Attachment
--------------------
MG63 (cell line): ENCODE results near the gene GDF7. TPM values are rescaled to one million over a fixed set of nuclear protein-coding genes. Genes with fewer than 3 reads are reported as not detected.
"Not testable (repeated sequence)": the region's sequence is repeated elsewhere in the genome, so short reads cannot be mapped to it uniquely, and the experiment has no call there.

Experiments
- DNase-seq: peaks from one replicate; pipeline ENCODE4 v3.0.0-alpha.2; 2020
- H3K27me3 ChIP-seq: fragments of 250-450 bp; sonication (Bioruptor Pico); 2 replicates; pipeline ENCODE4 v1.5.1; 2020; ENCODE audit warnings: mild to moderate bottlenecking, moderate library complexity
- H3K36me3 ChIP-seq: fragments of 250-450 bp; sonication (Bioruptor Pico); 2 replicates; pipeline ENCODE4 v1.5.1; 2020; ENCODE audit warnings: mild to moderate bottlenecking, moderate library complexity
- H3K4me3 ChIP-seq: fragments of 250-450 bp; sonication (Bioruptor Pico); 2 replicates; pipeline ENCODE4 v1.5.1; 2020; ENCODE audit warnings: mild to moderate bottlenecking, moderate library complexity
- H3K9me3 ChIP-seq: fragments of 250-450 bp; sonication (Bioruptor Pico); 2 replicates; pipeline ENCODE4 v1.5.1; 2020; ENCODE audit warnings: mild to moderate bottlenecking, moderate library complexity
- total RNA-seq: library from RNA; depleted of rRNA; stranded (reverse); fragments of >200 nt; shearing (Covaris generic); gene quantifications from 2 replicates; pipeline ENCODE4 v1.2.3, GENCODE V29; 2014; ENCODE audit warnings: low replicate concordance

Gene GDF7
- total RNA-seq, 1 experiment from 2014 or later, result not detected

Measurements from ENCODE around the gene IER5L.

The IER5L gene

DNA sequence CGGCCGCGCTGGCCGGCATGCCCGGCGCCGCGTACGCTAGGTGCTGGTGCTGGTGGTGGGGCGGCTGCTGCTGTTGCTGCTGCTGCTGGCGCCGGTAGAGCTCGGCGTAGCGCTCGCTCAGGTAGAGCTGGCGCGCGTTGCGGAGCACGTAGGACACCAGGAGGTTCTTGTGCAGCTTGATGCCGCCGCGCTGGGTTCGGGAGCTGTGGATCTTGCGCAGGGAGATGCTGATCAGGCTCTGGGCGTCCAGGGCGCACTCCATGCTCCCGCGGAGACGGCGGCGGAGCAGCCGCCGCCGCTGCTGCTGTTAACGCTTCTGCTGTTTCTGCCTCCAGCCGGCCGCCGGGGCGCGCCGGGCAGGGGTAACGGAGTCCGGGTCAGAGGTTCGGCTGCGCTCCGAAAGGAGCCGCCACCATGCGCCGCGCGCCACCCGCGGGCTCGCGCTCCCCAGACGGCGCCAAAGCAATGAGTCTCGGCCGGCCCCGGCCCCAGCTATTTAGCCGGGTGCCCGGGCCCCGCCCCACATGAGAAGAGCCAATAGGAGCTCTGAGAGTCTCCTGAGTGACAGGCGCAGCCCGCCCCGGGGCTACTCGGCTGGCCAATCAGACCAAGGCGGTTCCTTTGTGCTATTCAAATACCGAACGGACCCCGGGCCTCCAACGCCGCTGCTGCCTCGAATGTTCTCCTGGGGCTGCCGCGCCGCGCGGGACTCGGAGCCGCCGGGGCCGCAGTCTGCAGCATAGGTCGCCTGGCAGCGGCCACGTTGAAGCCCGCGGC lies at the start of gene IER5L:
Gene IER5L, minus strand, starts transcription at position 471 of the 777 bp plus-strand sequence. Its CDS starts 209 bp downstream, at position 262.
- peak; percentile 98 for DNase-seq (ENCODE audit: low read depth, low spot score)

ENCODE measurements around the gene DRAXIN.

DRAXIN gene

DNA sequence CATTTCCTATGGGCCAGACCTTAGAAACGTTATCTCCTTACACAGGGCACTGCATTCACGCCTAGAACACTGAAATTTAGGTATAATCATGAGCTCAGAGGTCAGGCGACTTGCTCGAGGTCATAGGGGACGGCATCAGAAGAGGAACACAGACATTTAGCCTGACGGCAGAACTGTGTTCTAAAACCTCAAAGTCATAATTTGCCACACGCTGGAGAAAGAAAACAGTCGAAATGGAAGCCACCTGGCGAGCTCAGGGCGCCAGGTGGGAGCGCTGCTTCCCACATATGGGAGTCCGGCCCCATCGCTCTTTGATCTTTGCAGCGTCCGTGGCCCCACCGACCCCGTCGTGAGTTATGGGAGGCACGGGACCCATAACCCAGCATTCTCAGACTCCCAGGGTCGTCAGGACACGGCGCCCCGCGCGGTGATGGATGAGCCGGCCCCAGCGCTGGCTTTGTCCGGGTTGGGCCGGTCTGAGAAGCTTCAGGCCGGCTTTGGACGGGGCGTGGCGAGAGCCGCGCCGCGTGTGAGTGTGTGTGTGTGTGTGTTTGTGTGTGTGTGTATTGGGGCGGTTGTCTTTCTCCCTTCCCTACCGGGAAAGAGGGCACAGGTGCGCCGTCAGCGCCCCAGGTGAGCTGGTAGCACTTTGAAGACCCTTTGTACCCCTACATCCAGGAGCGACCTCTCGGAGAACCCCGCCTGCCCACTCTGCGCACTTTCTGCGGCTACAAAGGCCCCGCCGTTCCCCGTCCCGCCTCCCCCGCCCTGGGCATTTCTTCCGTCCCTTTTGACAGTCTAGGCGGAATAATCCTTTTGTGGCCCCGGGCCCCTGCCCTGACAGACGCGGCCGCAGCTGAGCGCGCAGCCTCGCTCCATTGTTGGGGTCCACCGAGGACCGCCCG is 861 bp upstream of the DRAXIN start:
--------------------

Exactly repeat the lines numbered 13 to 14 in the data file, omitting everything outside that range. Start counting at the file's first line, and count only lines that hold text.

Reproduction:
The IER5L gene

DNA sequence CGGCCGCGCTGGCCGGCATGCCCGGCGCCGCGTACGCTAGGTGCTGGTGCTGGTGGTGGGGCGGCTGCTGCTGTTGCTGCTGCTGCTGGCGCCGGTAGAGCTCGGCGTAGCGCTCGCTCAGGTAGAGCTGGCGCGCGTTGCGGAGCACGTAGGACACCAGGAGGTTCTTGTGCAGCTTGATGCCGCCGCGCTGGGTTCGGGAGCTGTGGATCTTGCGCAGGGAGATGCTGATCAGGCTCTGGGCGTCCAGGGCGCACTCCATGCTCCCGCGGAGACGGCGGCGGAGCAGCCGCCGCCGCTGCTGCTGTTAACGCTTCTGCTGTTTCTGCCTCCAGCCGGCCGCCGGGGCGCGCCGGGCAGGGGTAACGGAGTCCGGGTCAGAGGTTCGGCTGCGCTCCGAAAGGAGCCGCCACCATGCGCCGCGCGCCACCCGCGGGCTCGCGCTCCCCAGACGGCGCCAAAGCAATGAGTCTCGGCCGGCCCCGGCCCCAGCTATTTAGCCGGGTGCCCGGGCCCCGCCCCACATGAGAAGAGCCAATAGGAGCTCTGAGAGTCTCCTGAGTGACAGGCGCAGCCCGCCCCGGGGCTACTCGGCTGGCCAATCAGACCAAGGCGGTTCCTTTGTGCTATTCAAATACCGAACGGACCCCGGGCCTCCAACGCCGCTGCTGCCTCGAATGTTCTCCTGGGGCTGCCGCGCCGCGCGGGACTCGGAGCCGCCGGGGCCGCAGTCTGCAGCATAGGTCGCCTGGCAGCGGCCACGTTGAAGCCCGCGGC lies at the start of gene IER5L: